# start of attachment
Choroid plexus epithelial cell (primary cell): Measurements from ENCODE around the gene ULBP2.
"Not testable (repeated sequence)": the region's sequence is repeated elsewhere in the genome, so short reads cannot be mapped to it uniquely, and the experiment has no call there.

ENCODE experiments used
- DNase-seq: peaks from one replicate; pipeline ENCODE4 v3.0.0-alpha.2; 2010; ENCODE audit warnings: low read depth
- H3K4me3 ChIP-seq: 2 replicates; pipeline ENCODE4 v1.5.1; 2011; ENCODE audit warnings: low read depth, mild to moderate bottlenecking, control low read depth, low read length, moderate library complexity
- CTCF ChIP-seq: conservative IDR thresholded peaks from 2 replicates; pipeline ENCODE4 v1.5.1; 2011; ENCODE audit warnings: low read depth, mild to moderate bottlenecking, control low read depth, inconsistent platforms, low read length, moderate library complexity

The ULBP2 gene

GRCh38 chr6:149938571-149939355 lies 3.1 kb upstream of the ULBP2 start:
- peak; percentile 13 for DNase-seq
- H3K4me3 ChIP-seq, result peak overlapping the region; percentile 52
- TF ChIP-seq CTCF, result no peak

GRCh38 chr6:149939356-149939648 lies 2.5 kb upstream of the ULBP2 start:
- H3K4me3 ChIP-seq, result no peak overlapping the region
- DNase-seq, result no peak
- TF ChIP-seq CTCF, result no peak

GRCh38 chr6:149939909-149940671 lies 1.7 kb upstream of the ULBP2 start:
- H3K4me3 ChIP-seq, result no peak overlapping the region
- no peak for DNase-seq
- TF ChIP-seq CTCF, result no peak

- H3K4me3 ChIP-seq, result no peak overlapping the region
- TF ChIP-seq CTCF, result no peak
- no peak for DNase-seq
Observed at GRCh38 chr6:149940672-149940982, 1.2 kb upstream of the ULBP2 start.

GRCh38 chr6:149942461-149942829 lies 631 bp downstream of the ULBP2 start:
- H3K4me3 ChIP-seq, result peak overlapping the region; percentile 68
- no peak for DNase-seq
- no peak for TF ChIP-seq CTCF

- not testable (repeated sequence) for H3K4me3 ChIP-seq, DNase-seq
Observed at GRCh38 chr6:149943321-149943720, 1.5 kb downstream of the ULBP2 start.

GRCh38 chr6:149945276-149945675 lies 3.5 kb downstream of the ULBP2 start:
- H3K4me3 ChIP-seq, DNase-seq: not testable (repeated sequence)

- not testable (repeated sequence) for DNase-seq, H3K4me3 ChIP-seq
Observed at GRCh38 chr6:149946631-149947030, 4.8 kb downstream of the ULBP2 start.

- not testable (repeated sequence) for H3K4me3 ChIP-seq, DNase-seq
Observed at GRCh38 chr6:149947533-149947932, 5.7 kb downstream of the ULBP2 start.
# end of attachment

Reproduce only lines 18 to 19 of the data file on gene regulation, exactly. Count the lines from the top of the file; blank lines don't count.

- no peak for DNase-seq
- TF ChIP-seq CTCF, result no peak